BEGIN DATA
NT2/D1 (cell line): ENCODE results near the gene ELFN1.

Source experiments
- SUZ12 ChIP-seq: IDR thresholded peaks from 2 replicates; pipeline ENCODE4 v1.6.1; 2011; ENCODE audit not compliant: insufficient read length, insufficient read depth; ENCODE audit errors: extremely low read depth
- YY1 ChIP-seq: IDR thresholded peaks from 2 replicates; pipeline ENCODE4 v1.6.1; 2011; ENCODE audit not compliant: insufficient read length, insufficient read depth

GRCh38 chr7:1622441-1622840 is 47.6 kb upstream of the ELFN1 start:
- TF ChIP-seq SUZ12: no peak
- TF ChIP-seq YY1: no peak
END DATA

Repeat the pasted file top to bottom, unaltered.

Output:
NT2/D1 (cell line): ENCODE results near the gene ELFN1.

Source experiments
- SUZ12 ChIP-seq: IDR thresholded peaks from 2 replicates; pipeline ENCODE4 v1.6.1; 2011; ENCODE audit not compliant: insufficient read length, insufficient read depth; ENCODE audit errors: extremely low read depth
- YY1 ChIP-seq: IDR thresholded peaks from 2 replicates; pipeline ENCODE4 v1.6.1; 2011; ENCODE audit not compliant: insufficient read length, insufficient read depth

GRCh38 chr7:1622441-1622840 is 47.6 kb upstream of the ELFN1 start:
- TF ChIP-seq SUZ12: no peak
- TF ChIP-seq YY1: no peak